Pulmonary hypertension

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[edit] Discussion of Pulmonary hypertension

  • Pulmonary hypertension is defined as a mean pulmonary artery pressure greater than 25 mm Hg during rest (normal level, 10 mm Hg) or greater than 30 mm Hg during exercise (normal level, 15 mm Hg), as determined with right heart catheterization.
  • Pulmonary hypertension secondary to known cardiac, pulmonary, or hepatic disease is far more common than is primary pulmonary hypertension, which has no identifiable cause.


  • Pulmonary hypertension may be categorized as either precapillary (with changes limited to the pulmonary arterial circulation, mainly at the level of the muscular arteries) or postcapillary (with findings located within the pulmonary venous circulation, between the capillary bed and the left atrium).
  • Primary pulmonary hypertension is an idiopathic condition at the precapillary level, and its postcapillary counterpart is pulmonary veno-occlusive disease, a rare idiopathic condition.


  • Hypoxic lung disease is the most common cause of pulmonary hypertension in clinical practice, and it is precapillary in origin.
  • Precapillary pulmonary hypertension also may be associated with connective tissue disorders, particularly in patients with scleroderma and the so-called CREST (calcinosis, Raynaud phenomenon, esophageal motility disorders, sclerodactyly, and telangiectasia) syndrome.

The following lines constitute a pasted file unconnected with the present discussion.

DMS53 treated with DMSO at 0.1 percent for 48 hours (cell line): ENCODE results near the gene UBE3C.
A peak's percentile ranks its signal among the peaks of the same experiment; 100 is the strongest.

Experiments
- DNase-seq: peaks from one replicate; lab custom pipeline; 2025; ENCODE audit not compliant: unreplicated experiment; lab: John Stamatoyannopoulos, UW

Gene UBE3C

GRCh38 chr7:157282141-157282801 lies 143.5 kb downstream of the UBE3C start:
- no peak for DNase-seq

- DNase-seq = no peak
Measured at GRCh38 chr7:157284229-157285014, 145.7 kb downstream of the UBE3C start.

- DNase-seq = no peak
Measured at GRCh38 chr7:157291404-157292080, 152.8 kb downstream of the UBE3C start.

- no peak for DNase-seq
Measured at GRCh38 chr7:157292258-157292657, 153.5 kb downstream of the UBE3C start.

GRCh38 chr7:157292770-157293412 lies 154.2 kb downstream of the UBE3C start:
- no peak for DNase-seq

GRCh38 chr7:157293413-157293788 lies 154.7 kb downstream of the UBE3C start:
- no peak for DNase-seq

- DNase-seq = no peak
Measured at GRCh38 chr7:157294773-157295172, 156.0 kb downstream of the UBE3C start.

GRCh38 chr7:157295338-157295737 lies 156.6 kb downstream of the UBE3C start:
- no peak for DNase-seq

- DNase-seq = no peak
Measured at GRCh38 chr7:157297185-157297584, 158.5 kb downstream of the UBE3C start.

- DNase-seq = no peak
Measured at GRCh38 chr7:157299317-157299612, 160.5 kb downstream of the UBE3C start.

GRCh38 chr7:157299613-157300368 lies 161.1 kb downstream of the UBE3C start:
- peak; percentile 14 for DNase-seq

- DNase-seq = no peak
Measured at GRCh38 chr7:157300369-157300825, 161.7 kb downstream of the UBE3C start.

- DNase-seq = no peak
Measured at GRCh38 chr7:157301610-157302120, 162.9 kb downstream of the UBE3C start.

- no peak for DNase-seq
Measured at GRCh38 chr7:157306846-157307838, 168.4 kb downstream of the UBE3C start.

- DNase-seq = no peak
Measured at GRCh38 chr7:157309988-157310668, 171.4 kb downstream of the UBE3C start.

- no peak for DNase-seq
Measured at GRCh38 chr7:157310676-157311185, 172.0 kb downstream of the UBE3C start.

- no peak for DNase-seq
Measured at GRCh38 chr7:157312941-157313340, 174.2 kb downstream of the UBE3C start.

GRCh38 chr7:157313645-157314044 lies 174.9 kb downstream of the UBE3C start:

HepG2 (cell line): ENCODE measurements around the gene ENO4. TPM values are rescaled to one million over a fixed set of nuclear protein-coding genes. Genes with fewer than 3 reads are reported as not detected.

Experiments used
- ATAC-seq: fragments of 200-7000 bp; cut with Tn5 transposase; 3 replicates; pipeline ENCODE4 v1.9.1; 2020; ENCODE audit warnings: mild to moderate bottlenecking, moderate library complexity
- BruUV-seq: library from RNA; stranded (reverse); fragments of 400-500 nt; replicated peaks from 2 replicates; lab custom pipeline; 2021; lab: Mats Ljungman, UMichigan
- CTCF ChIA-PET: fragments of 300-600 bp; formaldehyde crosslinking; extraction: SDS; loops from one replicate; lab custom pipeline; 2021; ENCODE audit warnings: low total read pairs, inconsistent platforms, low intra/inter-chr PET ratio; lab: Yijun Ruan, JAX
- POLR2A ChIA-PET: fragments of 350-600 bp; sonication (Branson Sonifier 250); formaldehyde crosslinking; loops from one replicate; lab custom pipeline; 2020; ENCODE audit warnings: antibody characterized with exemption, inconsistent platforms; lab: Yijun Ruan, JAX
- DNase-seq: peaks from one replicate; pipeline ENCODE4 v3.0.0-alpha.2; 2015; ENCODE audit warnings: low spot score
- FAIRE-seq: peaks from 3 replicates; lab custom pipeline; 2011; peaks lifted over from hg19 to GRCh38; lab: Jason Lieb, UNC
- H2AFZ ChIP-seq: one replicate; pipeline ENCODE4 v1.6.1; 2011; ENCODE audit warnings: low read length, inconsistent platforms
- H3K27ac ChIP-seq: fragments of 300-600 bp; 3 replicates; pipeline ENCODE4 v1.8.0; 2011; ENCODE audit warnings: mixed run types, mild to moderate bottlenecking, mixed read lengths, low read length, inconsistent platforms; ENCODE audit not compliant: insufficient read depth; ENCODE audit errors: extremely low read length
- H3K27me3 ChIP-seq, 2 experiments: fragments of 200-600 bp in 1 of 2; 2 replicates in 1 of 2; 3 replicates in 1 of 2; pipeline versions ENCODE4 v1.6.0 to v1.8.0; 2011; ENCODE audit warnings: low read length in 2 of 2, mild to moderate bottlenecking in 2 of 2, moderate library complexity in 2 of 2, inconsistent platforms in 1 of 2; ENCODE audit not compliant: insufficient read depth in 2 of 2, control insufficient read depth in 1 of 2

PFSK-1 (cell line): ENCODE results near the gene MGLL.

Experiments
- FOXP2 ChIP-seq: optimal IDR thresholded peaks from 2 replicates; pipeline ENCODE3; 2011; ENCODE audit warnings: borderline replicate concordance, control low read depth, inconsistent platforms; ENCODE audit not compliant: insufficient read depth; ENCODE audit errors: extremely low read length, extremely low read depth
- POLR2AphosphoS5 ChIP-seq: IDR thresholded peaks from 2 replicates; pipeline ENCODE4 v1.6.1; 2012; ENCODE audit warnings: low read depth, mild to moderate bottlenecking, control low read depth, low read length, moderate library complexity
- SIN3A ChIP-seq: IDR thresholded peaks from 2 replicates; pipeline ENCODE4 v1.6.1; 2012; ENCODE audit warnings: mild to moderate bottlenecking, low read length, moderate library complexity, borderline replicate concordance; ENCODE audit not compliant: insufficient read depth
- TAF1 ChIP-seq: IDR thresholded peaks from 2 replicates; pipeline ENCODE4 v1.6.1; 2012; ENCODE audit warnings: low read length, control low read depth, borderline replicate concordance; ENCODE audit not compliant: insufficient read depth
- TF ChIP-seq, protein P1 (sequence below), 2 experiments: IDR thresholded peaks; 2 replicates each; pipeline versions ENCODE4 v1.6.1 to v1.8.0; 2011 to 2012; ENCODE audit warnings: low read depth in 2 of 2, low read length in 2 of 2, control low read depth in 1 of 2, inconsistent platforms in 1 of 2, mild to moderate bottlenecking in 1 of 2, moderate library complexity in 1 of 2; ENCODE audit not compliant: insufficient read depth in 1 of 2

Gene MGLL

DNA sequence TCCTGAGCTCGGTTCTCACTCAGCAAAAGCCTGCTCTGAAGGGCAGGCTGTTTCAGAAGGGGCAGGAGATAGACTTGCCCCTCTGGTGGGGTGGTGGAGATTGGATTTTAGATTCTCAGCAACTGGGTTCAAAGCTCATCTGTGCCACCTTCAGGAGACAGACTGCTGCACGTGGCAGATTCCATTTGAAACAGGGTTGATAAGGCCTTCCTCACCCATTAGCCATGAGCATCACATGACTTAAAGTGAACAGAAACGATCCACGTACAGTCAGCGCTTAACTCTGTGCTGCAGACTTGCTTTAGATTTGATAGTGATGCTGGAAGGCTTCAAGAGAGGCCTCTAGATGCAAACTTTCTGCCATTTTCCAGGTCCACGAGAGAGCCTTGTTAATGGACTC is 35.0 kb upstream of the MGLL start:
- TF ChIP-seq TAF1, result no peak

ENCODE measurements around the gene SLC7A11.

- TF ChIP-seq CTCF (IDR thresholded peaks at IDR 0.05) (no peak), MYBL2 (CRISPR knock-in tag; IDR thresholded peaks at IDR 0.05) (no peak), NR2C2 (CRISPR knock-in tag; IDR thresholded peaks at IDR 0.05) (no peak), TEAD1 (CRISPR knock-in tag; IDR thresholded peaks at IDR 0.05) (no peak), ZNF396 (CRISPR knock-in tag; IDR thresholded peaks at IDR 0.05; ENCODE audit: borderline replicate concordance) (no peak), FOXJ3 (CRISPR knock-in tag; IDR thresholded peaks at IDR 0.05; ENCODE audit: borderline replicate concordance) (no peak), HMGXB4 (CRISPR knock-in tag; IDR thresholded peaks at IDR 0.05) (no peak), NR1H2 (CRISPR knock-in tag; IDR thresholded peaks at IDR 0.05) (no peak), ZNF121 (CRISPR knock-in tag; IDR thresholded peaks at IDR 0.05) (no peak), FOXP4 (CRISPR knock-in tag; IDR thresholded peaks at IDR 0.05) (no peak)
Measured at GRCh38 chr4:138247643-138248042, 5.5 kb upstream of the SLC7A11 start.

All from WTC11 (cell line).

• An increased incidence of pulmonary hypertension, six to 12 times the frequency in the general population, has been observed in patients with human immunodeficiency virus infection.
  • Other causes of precapillary pulmonary hypertension include long-standing left-to-right shunt, chronic thromboembolic disease, in situ pulmonary arterial thrombotic disease (eg, polycythemia vera, sickle cell disease), and widespread pulmonary embolism.


  • Causes of postcapillary pulmonary hypertension include diseases that increase pulmonary venous pressure, such as left heart failure, mitral valve disease, left atrial tumor, pulmonary veno-occlusive disease, and mediastinal fibrosis.

[edit] Imaging Findings for Pulmonary hypertension

  • The presence of pulmonary hypertension should be suspected when the diameter of the main pulmonary artery on CT scans is greater than 29 mm (sensitivity of 87% and specificity of 89% for a diagnosis of pulmonary hypertension).
  • When the ratio of the diameter of the main pulmonary artery to the diameter of the aorta is greater than 1:1, as determined on the basis of CT scans, a strong correlation with elevated pulmonary artery pressure also has been shown.
  • The diameters of the left and right pulmonary arteries (normal upper limit, 16 mm) appear to be poorer indicators of the presence of pulmonary hypertension.

[edit] Images

Patient #1: Pulmonary artery hypertension

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[edit] External Links

[edit] References for Pulmonary hypertension